Latin name: Glugea Other names: Pathogen:
An autopsy reveals white nodules on the affected organs (connective and muscular tissues, the walls of the intestine, kidneys, liver, gills, genitals, and cornea). The nodules are filled with egg-shaped cysts of Gluges, 3.5-5.9 micrometers,
Fish swing on their side,
Whitish bursting/opening spots and tumours
Sick fish will swim on their sides, cone-like protrusions can be observed over parts of the body. Fish may develop whitish or bloody spots and cysts that may burst. Another response is Pop-eye (one or both eyes can be affected). An autopsy will reveal white nodules on the affected organs (connective and muscular tissues, the walls of the intestines, kidneys, liver, gills, genitals, and cornea). Microscopic examination of these nodules will show that they are filled with cysts.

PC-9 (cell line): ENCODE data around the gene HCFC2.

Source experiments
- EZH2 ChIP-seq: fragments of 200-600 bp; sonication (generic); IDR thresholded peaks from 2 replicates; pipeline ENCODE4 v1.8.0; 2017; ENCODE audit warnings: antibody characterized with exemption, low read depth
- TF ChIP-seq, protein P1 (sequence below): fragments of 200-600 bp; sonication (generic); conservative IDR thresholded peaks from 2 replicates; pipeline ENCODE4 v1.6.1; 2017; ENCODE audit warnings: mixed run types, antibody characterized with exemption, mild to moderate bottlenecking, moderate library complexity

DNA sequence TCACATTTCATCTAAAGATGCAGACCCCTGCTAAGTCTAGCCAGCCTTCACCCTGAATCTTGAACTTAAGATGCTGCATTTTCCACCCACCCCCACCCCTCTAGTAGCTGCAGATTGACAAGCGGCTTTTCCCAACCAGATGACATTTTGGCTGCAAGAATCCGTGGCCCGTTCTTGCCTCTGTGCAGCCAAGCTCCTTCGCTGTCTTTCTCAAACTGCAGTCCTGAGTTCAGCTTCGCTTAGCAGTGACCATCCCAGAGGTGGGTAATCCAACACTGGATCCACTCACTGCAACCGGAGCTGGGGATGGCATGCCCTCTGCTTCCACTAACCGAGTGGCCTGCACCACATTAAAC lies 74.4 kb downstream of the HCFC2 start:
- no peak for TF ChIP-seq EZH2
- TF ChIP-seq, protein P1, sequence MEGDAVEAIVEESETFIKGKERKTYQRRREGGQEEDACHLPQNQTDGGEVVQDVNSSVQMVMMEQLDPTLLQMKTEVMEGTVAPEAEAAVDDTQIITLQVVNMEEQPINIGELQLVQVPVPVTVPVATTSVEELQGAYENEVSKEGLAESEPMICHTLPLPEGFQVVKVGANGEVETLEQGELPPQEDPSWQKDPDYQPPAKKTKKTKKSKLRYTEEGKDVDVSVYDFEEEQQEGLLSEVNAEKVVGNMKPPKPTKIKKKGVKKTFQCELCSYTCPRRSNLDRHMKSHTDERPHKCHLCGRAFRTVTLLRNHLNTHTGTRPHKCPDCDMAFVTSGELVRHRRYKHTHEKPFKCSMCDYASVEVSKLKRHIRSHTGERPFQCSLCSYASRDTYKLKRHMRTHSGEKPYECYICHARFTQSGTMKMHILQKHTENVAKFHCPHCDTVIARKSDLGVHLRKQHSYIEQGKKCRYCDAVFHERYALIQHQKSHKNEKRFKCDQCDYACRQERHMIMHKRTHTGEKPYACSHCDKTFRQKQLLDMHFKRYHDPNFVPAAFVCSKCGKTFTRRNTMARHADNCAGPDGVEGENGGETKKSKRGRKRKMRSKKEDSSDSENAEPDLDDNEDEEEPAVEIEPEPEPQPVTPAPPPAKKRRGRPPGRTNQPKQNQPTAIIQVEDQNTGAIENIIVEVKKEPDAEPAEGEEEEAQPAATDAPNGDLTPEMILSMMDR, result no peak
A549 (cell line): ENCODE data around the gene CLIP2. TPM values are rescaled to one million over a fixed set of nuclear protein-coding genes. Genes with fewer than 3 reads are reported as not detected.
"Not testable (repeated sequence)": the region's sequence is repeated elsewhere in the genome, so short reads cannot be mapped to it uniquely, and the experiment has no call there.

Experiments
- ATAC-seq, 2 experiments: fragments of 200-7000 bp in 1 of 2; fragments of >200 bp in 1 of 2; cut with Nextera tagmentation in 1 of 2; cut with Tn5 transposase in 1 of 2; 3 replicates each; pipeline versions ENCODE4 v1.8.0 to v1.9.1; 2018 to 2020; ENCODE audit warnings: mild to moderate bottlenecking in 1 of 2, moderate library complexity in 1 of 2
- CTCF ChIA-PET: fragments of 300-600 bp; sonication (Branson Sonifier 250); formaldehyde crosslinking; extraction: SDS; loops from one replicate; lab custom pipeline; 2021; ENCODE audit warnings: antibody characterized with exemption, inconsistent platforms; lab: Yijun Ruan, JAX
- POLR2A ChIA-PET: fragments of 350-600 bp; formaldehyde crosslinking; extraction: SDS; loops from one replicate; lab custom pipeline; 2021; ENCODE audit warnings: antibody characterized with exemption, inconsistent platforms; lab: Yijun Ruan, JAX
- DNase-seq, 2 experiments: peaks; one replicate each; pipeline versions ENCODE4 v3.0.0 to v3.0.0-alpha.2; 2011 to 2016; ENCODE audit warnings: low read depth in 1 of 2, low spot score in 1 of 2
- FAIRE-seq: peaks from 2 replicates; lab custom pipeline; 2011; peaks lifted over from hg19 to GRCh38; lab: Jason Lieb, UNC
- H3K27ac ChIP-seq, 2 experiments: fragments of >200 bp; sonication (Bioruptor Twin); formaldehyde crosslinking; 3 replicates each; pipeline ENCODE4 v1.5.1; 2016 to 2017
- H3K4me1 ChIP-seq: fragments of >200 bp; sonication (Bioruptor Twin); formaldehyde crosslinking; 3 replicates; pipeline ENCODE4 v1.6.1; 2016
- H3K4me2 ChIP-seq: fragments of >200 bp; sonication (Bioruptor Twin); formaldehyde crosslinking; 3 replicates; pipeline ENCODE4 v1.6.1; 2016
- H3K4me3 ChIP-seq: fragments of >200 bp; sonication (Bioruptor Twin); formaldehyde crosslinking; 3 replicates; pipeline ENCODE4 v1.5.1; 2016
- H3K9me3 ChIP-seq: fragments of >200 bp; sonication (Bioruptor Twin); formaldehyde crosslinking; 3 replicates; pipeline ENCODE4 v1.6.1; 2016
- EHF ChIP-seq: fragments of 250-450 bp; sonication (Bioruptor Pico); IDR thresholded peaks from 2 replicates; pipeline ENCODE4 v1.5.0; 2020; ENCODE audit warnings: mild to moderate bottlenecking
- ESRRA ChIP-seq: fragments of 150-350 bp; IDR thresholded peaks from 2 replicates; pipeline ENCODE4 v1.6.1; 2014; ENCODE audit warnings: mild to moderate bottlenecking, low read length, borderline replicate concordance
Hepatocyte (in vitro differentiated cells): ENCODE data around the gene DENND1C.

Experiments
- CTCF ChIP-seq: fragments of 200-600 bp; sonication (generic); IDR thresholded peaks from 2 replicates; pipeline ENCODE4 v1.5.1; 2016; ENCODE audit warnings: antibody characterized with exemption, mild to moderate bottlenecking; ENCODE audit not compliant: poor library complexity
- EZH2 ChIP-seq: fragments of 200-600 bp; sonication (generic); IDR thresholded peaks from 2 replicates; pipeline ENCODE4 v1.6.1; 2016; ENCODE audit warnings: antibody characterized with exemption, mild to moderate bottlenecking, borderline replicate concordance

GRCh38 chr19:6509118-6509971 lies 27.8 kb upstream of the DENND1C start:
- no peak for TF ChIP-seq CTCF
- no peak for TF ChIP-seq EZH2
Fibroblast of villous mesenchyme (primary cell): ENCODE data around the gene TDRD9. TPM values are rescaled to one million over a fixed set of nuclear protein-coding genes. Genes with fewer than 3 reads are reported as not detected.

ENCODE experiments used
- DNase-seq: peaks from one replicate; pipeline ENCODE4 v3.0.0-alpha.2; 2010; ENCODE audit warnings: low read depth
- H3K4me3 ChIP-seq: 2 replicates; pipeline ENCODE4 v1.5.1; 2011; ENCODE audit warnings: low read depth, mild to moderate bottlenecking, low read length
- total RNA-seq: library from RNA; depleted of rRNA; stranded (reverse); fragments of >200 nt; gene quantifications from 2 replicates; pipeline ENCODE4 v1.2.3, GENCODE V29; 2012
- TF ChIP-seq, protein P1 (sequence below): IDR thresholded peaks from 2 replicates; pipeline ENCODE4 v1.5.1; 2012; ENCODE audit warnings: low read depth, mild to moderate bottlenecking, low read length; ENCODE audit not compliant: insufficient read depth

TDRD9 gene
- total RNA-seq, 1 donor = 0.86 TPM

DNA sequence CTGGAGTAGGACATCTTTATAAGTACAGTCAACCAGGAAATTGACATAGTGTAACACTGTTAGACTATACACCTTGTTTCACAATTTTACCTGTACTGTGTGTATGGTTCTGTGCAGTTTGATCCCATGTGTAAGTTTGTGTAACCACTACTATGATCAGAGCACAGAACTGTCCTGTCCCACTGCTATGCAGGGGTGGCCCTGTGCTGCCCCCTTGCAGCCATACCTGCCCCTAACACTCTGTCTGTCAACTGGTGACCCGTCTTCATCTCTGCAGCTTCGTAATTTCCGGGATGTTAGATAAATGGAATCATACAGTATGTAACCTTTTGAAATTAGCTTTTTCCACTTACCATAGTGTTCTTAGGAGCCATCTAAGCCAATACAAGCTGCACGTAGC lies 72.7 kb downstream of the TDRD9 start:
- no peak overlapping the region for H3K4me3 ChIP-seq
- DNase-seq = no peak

The disease is caused by protozoa belonging to the Glugea genus. Their spores are egg-shaped, 3.5-5.9 micrometers in length. They multiply by division. These protozoa form nodule-like white cysts, infect tissues, visceral organs, gills and cornea.
How to cure:
Affected fish and plants should be disposed of, the aquarium, gravel, and equipment are disinfected.